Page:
Essays: On The Road (And A Little Off)


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Florence, AL, February 15, 2003, maybe - - Aleia the
Babe, happy and unassuming in her role as the current
prettiest chick in town, dentition flashing, greets me
and Dick Cooper as we come in the door of Bayou Blue.
It is joyful to embrace a sweet young thang, always, of
course, and I enfold her in my arms in worship at her
altar. Dick probably said something dirty.

We have shown up here this evening to book a date for next
Thursday and shake hands with the bar's owner, Paul Peden,
and though a verbal contract is, of course, not worth the
paper it's printed on, I have had few problems in that
area and have never failed to get paid.

I been down here in Muscle Shoals, which could maybe be
a song title in itself, ever since Tuesday. I and my
friend, the negative-about-everything Cooper, have
been working on a record, the working title of which is
ChoiceBuds. It is a process, let me tell you. But I
have been fortunate in having some choice buds here in
Alabama-a-i-o, who have agreed to help a ole white man
make a record.

Yesterday Spooner Oldham, the relaxation guru and famous
piano player, came over and ended up playing on three
tunes, which was how many we had basics down on at that
time. Today Shonna Tucker and Drive By Truckers dude
Jason Isbell came by and totally helped out immensely.
So, at this moment, which is actually two nights later
than the scene with Aleia at the bar, Cooper and I have
amassed six tunes. I think. Maybe only five.

I've also written one song with Donnie Fritts and Scott
Boyer called "Women(I'll Tell You About 'Em)", which the
ever-negative Cooper says is cheesy. Probably watching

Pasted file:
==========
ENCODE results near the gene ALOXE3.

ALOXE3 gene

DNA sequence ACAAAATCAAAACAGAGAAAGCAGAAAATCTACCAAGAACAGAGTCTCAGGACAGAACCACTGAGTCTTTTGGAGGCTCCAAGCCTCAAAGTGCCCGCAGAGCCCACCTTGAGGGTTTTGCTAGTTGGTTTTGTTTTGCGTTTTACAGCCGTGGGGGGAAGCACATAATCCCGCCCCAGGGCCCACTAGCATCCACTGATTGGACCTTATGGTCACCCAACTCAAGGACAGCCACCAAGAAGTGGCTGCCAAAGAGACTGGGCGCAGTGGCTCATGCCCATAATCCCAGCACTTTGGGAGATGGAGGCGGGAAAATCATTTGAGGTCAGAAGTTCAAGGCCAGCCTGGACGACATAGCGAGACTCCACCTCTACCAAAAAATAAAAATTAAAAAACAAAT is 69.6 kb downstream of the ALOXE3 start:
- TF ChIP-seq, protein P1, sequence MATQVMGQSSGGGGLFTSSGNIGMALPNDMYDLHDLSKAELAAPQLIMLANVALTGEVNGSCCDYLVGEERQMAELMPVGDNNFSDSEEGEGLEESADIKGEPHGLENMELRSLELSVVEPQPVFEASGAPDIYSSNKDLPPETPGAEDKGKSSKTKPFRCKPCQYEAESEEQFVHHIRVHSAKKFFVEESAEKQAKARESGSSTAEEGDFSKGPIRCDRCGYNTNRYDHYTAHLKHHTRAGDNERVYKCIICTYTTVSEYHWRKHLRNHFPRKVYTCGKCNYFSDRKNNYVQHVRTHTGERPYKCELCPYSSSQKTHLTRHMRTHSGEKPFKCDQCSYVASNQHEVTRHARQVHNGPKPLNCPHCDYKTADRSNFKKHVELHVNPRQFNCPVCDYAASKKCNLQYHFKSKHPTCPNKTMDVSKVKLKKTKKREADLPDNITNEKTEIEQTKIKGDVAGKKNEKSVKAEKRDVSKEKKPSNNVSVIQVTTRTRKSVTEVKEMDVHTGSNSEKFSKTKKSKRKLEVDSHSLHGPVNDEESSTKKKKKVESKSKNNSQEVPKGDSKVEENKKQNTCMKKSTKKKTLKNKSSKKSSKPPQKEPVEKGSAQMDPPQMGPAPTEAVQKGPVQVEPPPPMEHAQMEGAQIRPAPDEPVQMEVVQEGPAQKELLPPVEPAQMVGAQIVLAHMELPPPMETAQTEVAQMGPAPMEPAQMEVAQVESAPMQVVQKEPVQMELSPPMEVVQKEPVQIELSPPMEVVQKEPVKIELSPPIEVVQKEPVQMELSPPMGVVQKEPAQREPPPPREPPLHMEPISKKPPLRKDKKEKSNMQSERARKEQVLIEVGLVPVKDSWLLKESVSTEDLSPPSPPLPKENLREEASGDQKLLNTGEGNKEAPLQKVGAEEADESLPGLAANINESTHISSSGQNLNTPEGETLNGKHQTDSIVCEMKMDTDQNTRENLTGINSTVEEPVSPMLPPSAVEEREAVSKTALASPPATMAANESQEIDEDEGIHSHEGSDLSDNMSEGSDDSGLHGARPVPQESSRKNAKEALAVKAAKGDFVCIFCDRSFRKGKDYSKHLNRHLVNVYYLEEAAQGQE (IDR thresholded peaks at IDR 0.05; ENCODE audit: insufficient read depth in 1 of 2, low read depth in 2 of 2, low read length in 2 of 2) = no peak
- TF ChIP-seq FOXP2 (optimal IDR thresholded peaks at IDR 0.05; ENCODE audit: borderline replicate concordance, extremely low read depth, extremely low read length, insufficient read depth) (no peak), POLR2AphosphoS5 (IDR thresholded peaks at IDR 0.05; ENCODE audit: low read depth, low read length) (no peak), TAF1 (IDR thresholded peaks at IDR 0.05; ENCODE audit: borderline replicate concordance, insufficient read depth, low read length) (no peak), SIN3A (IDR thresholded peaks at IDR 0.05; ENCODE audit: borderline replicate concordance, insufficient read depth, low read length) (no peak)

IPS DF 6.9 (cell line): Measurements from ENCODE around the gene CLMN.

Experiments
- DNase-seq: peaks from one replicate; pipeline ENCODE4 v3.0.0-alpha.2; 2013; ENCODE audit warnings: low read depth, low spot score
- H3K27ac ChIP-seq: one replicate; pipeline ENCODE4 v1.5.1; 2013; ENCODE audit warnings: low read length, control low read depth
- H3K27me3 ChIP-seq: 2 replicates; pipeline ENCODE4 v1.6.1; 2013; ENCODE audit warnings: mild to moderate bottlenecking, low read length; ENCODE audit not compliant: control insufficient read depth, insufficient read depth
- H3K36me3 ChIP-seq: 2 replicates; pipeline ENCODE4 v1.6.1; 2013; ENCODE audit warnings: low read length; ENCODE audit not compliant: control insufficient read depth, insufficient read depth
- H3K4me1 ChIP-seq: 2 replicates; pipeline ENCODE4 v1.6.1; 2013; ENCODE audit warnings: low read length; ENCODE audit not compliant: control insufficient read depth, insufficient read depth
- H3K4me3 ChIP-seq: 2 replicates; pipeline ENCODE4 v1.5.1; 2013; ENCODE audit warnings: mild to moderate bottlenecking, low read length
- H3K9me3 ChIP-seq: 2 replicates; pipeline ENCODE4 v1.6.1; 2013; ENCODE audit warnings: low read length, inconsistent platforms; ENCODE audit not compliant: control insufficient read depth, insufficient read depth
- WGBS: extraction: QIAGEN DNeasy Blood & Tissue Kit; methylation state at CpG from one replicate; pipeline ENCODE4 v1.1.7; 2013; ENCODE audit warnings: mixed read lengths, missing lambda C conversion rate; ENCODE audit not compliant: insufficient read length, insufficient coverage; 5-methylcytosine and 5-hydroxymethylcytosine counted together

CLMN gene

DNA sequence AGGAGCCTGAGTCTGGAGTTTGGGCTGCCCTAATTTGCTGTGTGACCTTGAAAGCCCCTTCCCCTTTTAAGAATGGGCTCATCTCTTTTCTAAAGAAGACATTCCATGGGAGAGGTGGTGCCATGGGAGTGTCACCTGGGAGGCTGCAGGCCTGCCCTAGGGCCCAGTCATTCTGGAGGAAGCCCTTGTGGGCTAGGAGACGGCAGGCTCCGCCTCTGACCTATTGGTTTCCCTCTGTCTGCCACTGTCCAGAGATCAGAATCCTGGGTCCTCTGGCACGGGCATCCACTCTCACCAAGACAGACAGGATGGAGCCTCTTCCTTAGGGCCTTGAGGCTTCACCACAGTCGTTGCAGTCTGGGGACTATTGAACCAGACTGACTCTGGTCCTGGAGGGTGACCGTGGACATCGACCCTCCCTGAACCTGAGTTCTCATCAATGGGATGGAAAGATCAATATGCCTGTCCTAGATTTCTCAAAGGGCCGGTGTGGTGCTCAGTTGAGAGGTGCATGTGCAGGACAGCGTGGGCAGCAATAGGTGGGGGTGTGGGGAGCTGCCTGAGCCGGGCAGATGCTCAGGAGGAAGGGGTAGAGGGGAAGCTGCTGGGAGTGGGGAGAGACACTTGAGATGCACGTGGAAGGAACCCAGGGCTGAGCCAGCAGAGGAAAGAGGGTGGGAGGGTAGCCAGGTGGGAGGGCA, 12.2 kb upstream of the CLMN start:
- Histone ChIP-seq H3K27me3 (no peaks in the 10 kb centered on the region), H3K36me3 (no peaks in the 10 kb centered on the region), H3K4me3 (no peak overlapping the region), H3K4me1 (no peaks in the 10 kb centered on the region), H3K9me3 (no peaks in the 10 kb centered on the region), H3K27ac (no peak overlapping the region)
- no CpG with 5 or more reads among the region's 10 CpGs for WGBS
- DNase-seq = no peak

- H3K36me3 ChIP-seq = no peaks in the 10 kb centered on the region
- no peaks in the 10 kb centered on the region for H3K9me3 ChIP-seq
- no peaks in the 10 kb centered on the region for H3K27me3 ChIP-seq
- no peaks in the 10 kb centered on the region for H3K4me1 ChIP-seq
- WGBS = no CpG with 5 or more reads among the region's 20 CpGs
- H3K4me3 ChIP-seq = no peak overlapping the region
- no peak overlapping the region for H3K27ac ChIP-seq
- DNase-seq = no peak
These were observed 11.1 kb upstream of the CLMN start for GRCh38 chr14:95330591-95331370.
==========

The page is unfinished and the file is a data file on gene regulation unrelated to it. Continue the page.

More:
my back, actually.

Shoals Creek, dammed up before it confluences with the
Tennessee, forms a kinda non-lake called Spring Cove,
which is where Cooper lives in a sort of hunting lodge
setting sans the taxidermy along with Scott Boyer,
the dude from Cowboy. I mean they live together, but
they don't live together you know what I mean. They
both rabid heterosexuals.

Anyway, downstairs in Scott's half of the house is
Scott's studio, which he has been generous enough to
make available, along with some bass playing and
engineering whenever necessary. We're not goin for
finished product here, just a picture of where we stand.
Which is in an interesting place.

I came here to do a kinda folkie record, I mean only
Panama would go to Muscle Shoals in mind of doing a
folkie record. Anybody with any sense come here, they
wanna do a Muscle Shoals record. But these dudes, they
roots go back to the real shit, you dig? So where better?
Still, the songs ARE tending more than somewhat toward
the backbeat.

I like Alabama-a-i-o. Oh Sweet Home. But the skies
ain't been blue here lately. They been Confederate
gray. Rain pourin' down like...well, rain. Cooper says
rain pourin down like rain is too obvious, but I say I
don't know if it's too obvious or if he's just too

For the two of you who care, here's what we've done so
Doctor Doctor
Over You Now
All of My Dreams
Wyoming County Catamount
and a little bit, a start, on Bottom Dollar.

Anyway, Spring Cove has been filling up lately, what
with it raining and Shoals Creek coming down full from
Tennessee and all. Down at the other end they got a dam,
which releases the runoff, but it's been releasin slow,
so as to not make it too treacherous even farther
downstream I guess, so I've watched the non-lake fill
up as the day has gone by, with things floating by on
the current. I haven't seen a cow on a henhouse roof,
though. Just an umbrella on a pier drifting merrily
down. And the prettiest babe in town, of course.

Monday I will head back North to Nashville, returning
Thursday for my Bayou Blue gig and more writing and
recording over the weekend.

It has been a very strange thing, feeling my way along
this record. Though Dick is here to inspire and enable,
I have these various decisions only I can make, and a
lot of thought ahead before I make them.

Still, you know, these things are canvasses and not to
be tossed off lightly. Or maybe they should be. The
songs can stand the strain, certainly, but can the poor
poor artistic Panama? So brilliant. So tortured.
Well, we'll figure it out and our demographic will say
it's good and above all, honest. Otherwise, why bother?

Therein lies the rubaiyat, I know.